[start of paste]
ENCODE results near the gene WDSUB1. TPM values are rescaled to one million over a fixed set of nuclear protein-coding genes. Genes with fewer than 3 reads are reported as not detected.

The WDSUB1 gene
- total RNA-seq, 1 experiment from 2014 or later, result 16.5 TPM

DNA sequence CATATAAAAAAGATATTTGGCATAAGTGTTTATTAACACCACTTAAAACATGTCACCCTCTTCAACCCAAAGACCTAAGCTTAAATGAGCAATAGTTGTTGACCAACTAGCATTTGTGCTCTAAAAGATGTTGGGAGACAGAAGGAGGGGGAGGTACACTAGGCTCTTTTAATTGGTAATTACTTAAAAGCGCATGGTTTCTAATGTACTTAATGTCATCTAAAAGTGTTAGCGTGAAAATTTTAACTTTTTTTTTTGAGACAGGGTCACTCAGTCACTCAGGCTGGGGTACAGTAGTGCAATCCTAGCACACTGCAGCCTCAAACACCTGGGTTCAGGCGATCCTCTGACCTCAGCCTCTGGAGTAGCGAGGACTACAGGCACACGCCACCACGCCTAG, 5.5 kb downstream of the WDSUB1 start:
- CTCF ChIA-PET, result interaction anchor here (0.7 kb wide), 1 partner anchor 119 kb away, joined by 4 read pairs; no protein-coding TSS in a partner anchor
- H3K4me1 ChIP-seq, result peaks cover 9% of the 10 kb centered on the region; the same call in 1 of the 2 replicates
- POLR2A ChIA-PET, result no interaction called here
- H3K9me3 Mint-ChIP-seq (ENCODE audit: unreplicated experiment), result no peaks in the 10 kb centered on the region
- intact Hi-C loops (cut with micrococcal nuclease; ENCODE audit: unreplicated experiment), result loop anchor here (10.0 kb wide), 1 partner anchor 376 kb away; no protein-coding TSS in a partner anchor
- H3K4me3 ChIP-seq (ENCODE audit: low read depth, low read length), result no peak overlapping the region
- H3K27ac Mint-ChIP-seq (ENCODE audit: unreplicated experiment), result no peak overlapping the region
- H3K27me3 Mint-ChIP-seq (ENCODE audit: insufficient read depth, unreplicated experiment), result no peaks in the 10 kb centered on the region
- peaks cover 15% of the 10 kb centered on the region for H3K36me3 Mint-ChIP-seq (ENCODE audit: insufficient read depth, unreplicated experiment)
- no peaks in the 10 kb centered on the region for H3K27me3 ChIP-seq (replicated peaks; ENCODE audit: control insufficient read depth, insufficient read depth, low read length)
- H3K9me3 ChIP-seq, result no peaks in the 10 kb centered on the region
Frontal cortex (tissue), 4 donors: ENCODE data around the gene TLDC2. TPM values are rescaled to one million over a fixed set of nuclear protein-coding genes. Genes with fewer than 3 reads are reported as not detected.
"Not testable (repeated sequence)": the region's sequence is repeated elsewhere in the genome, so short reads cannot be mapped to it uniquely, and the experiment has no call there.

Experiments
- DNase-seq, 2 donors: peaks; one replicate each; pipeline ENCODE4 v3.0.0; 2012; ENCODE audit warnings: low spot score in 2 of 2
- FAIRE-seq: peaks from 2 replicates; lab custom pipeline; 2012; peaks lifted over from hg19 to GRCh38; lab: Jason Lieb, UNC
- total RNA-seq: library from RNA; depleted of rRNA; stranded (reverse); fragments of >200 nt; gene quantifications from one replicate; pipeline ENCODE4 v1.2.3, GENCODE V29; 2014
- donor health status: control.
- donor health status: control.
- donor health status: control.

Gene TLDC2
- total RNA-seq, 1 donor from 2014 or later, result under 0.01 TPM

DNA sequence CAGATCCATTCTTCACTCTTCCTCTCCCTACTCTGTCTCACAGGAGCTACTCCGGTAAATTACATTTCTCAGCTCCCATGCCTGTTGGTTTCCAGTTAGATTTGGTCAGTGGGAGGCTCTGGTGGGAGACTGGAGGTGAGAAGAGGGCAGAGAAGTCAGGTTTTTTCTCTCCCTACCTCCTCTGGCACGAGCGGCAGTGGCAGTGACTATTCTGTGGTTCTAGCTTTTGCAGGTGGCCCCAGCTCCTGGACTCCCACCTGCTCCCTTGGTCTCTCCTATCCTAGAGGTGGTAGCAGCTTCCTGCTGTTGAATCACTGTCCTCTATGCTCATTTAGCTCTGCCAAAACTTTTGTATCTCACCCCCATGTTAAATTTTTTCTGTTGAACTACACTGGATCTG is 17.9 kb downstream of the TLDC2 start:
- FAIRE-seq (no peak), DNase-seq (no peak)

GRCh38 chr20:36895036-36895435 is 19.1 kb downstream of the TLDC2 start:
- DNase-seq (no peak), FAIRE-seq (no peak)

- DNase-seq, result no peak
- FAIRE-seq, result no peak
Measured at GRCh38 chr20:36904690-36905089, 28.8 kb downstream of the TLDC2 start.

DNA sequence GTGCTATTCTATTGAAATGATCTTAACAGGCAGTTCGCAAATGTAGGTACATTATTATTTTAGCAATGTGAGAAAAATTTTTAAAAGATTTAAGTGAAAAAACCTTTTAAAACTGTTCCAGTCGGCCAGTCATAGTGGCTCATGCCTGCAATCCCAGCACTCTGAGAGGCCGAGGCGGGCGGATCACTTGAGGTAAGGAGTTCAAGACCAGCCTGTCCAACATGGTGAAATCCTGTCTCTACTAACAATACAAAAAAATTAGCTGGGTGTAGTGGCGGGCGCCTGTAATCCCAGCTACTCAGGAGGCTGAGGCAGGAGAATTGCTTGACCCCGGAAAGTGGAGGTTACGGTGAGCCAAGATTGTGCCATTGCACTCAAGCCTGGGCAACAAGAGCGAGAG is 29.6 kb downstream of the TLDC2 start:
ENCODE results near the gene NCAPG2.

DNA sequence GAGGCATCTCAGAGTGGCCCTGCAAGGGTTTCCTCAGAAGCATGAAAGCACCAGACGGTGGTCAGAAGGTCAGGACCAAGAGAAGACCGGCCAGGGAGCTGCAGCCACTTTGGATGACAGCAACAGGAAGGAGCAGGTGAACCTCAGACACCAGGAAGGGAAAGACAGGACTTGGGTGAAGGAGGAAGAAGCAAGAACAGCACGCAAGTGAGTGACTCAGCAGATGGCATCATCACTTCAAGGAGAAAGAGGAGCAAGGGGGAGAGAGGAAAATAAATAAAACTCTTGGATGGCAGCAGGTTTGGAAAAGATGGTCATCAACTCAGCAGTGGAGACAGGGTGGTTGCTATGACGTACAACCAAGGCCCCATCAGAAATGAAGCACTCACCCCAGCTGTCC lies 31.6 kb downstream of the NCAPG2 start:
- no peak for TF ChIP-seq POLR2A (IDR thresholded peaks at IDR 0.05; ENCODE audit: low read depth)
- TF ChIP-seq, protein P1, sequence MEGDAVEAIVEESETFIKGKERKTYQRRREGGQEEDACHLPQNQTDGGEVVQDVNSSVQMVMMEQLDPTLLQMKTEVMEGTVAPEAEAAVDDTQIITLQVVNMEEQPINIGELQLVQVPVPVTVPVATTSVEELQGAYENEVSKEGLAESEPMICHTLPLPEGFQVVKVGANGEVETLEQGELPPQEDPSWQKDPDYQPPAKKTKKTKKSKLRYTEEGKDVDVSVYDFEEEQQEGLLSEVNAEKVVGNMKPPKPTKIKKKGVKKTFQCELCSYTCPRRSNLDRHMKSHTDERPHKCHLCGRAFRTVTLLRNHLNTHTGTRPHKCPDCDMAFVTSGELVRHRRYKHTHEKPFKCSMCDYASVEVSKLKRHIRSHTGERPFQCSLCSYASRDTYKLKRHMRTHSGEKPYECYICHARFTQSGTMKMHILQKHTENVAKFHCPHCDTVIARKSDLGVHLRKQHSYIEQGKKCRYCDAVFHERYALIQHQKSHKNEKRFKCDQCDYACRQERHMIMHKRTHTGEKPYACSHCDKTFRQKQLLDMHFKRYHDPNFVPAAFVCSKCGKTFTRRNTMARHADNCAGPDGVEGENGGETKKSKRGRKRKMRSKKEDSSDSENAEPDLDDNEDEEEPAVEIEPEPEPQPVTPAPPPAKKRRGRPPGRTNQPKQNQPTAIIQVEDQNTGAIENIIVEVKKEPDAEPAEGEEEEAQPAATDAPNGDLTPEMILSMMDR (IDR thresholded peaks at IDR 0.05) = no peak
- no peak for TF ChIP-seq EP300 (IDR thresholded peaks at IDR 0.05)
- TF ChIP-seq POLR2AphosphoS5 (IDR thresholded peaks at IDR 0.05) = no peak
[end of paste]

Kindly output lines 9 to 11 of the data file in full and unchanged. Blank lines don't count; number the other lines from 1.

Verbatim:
- intact Hi-C loops (cut with micrococcal nuclease; ENCODE audit: unreplicated experiment), result loop anchor here (10.0 kb wide), 1 partner anchor 376 kb away; no protein-coding TSS in a partner anchor
- H3K4me3 ChIP-seq (ENCODE audit: low read depth, low read length), result no peak overlapping the region
- H3K27ac Mint-ChIP-seq (ENCODE audit: unreplicated experiment), result no peak overlapping the region